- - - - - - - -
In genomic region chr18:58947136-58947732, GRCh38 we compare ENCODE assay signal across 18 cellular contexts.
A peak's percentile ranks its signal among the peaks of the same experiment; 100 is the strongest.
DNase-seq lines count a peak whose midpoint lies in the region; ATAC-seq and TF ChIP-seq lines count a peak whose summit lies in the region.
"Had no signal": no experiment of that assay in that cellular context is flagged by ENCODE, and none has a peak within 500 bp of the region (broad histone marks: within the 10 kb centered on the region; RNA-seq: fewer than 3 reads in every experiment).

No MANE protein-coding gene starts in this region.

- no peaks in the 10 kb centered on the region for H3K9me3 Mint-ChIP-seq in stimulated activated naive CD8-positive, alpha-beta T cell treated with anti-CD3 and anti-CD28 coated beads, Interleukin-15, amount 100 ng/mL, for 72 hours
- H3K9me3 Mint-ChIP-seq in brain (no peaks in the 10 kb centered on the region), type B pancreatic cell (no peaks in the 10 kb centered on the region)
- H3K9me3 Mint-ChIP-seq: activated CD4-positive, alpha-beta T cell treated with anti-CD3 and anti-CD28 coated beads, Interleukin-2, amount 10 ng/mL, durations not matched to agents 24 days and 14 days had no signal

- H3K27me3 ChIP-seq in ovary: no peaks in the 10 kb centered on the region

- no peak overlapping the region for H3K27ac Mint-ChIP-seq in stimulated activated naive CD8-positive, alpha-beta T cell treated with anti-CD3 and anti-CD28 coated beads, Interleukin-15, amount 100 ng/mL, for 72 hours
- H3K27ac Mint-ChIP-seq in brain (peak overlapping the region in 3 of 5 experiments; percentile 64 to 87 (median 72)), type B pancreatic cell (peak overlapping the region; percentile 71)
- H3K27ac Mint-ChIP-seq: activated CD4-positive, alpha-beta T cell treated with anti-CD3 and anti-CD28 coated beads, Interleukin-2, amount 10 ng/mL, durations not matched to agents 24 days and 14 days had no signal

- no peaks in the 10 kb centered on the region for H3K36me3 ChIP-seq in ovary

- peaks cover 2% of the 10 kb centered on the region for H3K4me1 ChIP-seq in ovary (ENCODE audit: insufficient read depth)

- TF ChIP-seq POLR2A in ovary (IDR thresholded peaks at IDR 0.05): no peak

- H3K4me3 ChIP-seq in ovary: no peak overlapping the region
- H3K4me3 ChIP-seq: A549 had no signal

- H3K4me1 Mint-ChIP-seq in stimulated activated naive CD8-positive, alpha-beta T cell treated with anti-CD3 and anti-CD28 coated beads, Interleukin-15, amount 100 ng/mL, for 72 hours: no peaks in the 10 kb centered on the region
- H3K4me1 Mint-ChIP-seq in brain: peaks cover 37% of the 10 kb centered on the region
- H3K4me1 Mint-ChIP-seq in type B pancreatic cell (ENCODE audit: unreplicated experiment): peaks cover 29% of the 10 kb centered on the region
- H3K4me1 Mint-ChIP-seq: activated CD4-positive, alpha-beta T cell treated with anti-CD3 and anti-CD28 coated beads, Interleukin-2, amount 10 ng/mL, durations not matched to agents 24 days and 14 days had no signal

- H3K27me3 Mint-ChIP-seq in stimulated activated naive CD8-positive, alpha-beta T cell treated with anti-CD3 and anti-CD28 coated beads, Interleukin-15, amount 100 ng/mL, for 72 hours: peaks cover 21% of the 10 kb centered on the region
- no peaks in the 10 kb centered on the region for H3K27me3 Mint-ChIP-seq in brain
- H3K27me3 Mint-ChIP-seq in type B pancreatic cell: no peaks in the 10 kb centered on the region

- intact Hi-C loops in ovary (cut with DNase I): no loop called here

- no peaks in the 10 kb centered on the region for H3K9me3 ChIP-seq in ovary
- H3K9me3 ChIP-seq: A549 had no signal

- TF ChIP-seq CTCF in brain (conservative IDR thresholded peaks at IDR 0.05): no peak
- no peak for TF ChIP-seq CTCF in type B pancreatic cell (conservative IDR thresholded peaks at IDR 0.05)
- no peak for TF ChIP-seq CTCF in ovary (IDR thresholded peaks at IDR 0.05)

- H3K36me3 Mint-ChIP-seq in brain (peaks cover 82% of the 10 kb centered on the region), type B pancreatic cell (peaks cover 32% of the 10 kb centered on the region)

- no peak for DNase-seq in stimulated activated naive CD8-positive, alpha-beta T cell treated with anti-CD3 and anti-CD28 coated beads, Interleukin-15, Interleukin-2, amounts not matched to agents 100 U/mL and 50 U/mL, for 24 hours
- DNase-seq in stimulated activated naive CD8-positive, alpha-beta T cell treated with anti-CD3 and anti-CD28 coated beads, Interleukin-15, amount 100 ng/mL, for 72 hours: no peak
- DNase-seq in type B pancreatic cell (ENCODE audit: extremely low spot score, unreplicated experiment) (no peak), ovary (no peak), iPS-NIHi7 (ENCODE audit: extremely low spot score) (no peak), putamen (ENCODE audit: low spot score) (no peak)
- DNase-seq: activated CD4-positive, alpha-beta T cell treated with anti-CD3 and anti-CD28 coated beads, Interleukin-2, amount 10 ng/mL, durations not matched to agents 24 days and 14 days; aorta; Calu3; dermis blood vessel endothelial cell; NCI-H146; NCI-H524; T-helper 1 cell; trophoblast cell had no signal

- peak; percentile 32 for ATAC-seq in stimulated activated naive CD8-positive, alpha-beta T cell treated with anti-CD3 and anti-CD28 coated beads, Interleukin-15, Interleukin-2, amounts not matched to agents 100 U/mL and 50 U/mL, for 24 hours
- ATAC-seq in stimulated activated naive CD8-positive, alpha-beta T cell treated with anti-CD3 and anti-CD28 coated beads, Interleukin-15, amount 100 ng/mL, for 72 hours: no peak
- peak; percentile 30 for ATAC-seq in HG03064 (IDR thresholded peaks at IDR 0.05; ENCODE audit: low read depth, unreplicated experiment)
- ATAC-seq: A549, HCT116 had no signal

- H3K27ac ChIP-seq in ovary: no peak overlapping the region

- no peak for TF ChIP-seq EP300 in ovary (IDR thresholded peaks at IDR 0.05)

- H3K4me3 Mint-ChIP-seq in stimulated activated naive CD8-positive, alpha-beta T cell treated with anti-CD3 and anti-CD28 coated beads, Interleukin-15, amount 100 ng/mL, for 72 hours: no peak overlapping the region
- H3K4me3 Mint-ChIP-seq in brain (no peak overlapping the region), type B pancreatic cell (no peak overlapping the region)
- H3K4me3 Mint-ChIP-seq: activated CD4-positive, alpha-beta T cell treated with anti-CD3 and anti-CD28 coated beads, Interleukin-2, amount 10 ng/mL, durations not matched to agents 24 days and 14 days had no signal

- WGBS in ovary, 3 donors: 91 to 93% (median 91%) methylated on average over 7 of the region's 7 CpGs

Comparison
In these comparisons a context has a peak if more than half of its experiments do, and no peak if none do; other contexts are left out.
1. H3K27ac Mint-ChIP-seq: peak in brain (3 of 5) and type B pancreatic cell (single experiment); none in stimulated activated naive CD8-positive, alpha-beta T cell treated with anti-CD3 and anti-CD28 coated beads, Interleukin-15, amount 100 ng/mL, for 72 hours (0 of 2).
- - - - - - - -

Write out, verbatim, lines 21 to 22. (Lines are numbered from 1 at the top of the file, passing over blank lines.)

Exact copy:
- H3K4me1 Mint-ChIP-seq: activated CD4-positive, alpha-beta T cell treated with anti-CD3 and anti-CD28 coated beads, Interleukin-2, amount 10 ng/mL, durations not matched to agents 24 days and 14 days had no signal

- H3K27me3 Mint-ChIP-seq in stimulated activated naive CD8-positive, alpha-beta T cell treated with anti-CD3 and anti-CD28 coated beads, Interleukin-15, amount 100 ng/mL, for 72 hours: peaks cover 21% of the 10 kb centered on the region